Glaucoma is a disease of the optic nerve. The nerve connects the eye to the brain. If the nerve is damaged, transmission of information to the brain is affected resulting in eventual vision loss. At The Eye Institute of Utah, our team of glaucoma specialists – Dr. Alan Crandall, Dr. Charles Weber, and Dr. Zachary Zavodni – can offer clinical and surgical treatments to battle glaucoma.

Open-Angle Glaucoma

Glaucoma is called the “sneak-thief of sight” because in its early stage, there are no symptoms. Although it cannot be cured, it can usually be controlled. Left untreated, damage to the optic nerve can result in loss of vision and could eventually lead to blindness. The eye receives its nourishment from a clear fluid that circulates inside the eye called aqueous that is produced behind the iris, flows through the pupil and returns to the bloodstream through a drainage canal called the trabecular meshwork. In the case of open-angle glaucoma, this drainage canal stops working properly and the aqueous fluid exits the eye too slowly. This increase in fluid creates pressure on the delicate optic nerve. The optic nerve is responsible for sending visual signals to the brain. A part of your exam usually involves checking for high pressure and taking a magnified look at the optic nerve for any sign of change. To control glaucoma, your doctor will choose from three basic types of treatment: medicines that lower the intraocular pressure inside the eye, laser surgery (YAG or SLT) or filtration surgery using devices such as the Express Shunt or iStent. The goal of all three of these treatments is to lower the pressure in the eye.

Narrow-Angle Glaucoma

A small percentage of people with glaucoma have a condition known as narrow-angle glaucoma. This type of glaucoma can occur slowly and progressively or very quickly and can only be detected through an eye exam. Narrow-angle glaucoma occurs when increased pressure causes the iris to be pushed forwards, blocking the drainage channel completely. Because fluid cannot exit the eye, pressure in the eye spikes rapidly. This can quickly result in emergency condition called acute closed-angle glaucoma, which can result if blindness if not immediately diagnosed and treated. Possible symptoms of narrow-angle glaucoma include blurred vision, severe eye pain, headaches, halos, or nausea and vomiting. A very important reason to make sure and see your optometrist or ophthalmologist on a yearly basis is to monitor for these conditions.  When caught early, they can be controlled and vision can be preserved.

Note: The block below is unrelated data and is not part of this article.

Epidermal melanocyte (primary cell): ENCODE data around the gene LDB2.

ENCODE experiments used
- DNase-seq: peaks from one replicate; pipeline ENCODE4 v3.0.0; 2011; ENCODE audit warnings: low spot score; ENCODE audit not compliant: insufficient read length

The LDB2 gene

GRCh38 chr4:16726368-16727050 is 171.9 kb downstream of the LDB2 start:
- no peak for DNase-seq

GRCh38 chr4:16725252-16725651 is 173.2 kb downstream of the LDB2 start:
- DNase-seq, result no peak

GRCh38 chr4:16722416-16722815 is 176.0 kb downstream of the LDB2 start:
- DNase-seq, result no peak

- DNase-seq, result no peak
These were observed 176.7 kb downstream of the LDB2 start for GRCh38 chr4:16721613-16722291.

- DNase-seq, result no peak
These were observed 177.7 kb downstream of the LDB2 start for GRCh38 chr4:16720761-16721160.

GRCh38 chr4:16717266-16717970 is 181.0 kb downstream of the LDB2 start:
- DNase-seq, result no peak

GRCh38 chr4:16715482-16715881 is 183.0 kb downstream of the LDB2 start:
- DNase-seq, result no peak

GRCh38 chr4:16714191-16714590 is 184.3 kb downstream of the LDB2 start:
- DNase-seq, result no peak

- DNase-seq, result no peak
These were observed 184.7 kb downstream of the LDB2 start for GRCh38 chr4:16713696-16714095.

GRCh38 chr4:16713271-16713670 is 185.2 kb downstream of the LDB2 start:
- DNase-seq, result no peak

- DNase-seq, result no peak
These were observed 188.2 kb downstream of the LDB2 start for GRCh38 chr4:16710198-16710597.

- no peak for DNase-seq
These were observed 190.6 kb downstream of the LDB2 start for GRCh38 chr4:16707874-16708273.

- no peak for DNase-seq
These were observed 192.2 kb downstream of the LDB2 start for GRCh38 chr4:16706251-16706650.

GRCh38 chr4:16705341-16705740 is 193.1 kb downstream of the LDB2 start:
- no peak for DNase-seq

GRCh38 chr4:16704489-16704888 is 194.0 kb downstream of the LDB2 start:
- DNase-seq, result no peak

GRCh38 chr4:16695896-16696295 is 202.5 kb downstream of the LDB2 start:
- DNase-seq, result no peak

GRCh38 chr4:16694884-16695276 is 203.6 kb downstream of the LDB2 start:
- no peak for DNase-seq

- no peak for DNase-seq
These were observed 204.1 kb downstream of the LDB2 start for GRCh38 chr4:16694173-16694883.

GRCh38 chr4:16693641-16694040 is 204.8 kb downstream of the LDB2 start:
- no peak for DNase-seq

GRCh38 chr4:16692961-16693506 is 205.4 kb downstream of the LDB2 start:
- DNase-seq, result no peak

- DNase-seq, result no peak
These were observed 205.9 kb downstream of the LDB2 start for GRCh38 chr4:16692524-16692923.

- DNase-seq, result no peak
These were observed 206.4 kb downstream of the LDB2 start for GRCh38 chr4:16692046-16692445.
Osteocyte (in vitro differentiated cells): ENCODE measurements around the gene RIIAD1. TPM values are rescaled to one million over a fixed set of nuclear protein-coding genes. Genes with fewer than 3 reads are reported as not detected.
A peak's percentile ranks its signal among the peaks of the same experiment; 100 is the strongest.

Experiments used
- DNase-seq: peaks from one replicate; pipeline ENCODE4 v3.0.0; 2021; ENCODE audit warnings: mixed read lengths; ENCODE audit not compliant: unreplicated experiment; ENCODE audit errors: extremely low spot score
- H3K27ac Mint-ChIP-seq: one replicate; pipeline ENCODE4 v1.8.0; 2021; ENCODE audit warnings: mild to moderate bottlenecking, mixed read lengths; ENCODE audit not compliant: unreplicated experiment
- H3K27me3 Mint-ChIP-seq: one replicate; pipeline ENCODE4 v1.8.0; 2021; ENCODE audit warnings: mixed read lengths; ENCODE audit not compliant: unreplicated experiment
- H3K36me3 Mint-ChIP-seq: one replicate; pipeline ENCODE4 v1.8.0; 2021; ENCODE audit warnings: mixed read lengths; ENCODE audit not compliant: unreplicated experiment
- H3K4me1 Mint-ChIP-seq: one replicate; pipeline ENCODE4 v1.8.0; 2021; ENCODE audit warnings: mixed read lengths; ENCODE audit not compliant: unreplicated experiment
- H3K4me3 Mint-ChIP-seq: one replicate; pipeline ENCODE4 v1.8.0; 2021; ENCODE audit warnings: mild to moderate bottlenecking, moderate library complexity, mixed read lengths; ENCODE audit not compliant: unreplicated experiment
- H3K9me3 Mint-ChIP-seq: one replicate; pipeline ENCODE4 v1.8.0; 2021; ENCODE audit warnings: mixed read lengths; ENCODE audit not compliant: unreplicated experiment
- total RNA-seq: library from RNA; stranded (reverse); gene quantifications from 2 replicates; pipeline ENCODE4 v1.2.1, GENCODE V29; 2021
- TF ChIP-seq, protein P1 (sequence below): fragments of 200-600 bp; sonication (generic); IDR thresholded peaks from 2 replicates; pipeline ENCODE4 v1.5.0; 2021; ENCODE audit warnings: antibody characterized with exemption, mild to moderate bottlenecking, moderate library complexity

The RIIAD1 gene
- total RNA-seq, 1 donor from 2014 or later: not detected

Commonly Asked Questions

How do I know if I have glaucoma?

With rare exceptions, glaucoma has no symptoms. There is no pain or discomfort to the eye, only a gradual loss of vision. This change may occur over weeks, months, or even years before you realize you are losing vision. But take heart, The Eye Institute of Utah utilizes a sophisticated instrument option that can detect glaucoma even before symptoms occur.

Who gets glaucoma?

Those most at risk for the disease include people over 40 years old, African-Americans aged 35 years and older, people with a family history of glaucoma, diabetics, long-term steroid users and very near-sighted people.

What causes glaucoma?

In most cases, glaucoma is caused by elevated pressure inside the eye. Yet pressure is not the only risk factor. There are many patients with normal pressures who still have the disease. That’s why it’s important to visit The Eye Institute of Utah on a regular basis to determine if you are developing glaucoma.

How do doctors detect glaucoma?